Exhibiting artists: Zbyněk Baladrán, Stano Filko, Michal Kern, Jiří Kruliš, Richard Loskot, Katarína Poliačiková, Štěpánka Sigmundová, Rudolf Sikora
Our fascination with the night sky is probably older than humanity itself. In a way, we could even claim that photographs of the night sky are older than photography itself, as Louis Daguerre supposedly took photos of the night sky even before officially announcing his invention. The romantic notion of looking at the starry heavens is unpleasantly disturbed by satellites, whose numbers have increased considerably in recent years, alerting us to our present reality. We might well also be alarmed by news of adventurous journeys to zero gravity or the planned relocation of heavy industry beyond the borders of our planet. If we want to explore the universe today, then, and we want to avoid doing it in the manner of the wealthiest billionaires who are already working on extracting as much as possible from the universe as the Earth is already too small, we will first have to return to Earth.
Czechoslovak Astrophotography directs attention to the observer themselves. More than a space to be conquered, the universe is a challenge to concentrate. In this perspective, we see the universe not from a distance – it becomes our bodily experience with its own history and specific geographical anchoring. Vladimír Remek, the first and only Czechoslovak in space, is captured on Jiří Kruliš’s photographs from the Czech News Agency archives not in the pose of the conqueror, but training in the Soviet astronaut city. Stano Filko’s serigraphs manifest the tension between east and west, the reality that accompanied the conquering of the universe in the second half of the 20th century.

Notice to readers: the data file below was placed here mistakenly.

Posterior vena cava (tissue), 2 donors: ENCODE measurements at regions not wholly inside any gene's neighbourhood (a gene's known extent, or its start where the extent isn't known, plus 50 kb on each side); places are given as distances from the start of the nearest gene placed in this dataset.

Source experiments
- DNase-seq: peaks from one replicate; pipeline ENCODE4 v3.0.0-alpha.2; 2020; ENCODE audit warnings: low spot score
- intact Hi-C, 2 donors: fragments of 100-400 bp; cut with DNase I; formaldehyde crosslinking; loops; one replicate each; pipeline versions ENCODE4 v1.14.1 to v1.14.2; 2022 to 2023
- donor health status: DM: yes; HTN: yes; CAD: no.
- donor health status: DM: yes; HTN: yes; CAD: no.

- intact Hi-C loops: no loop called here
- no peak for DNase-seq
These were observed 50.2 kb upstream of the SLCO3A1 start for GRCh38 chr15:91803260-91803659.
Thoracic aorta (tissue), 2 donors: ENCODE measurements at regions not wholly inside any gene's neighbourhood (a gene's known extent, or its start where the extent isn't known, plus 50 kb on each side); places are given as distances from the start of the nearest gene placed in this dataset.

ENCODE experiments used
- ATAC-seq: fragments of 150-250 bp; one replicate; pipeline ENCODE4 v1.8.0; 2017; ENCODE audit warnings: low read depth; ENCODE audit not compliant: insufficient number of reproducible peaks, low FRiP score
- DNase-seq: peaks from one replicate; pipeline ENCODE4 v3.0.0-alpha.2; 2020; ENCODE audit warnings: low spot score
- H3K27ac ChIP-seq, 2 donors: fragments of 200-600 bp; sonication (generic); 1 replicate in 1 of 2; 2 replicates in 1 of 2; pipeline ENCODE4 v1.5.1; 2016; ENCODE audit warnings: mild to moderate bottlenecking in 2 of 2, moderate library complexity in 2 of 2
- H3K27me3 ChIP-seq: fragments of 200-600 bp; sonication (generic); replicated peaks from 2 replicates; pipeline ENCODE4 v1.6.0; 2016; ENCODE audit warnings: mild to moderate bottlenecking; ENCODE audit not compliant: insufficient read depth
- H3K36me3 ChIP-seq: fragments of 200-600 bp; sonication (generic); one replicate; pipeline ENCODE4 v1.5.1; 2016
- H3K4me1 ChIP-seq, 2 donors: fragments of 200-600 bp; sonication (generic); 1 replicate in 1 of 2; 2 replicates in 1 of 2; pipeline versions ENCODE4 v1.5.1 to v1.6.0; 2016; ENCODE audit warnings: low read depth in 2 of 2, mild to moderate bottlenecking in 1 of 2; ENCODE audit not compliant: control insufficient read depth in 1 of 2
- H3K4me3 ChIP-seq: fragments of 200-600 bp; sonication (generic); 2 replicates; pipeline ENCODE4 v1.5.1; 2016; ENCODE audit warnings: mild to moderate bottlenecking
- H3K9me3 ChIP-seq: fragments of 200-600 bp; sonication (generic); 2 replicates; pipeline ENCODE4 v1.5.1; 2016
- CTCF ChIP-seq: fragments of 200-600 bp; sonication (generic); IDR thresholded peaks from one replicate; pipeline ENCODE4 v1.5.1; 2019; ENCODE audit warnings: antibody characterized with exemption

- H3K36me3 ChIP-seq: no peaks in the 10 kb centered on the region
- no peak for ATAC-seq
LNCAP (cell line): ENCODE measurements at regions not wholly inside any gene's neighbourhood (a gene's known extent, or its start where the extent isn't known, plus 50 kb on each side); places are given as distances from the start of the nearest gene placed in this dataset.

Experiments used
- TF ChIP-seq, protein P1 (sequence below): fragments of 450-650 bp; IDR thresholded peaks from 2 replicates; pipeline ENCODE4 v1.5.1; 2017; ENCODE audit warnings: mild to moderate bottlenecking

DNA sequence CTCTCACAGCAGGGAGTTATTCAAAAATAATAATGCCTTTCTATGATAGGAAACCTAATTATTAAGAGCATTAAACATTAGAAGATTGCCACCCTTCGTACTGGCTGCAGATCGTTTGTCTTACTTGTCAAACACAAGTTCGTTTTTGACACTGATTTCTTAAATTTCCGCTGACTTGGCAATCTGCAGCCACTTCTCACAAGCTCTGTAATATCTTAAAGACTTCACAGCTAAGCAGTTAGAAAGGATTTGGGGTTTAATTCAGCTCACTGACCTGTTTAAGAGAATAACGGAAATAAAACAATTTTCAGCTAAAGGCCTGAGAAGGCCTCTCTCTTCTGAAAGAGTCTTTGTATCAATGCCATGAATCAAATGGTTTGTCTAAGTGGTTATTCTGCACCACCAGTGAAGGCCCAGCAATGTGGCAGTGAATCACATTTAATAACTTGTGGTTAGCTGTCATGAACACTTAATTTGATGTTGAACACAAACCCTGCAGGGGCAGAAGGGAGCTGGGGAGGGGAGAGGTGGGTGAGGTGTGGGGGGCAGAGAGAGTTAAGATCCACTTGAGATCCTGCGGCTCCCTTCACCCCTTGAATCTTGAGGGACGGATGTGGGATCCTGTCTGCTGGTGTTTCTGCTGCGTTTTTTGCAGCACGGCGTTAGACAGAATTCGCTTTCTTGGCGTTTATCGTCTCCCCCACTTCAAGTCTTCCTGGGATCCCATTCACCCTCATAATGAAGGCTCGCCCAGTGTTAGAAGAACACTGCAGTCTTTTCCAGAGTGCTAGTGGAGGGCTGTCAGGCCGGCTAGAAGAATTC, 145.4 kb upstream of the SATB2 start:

Zbyněk Baladrán’s piece makes use of the wild privatization process of the 1990s as a parallel to the current entrepreneurial imagination on space flights. Michal Kern’s photographic diptych reminds us that whether we are walking the Earth or the Moon, we always leave footsteps. Katarína Poliačiková draws attention to the transformation of our perspective in time – her installation brings together views of space from a 1980s Slovak astronomical publication and identical views from the 2013 NASA archive.
If anything survives our civilization, if anything survives this exhibition, it will be ceramics, in this case pieces by Štěpánka Sigmundová, which provide a human scale to all the grandiose cosmic programs. Pieces by Rudolf Sikora arising from the theory of the anthropic principle, formulated in the 1970s, articulate the position of the observer and ask questions related to the position of humanity in the universe: Where do we come from? Where are we? Where are we going? Is the universe inside us? Just as Sikora was once deeply influenced by an encounter with the astronomer Jiří Grygar, Richard Loskot invited the quantum physicist Jan Rak to collaborate on his recently published book. Richard’s installation in the basement of the gallery offers a physical experience of the photographic universe, created through the use of cyanotype. It mediates a specific and present here and now to anyone who wishes, the best of all possible here and nows, as no other here and now exists at that moment.
SPACE PROGRAM IN FOTOGRAF GALLERY
Jan Wollner: Socialist Planetarium (lecture)
19. 1. 2022 6pm (in Czech)
Workshop for children with Richard Loskot
Exact date to be confirmed
Acknowledgements: Artandconcept Gallery, Portu Gallery, ČTK and private collectionners
The exhibition was organized in cooperation with the Institute of Art History of the Czech Academy of Sciences.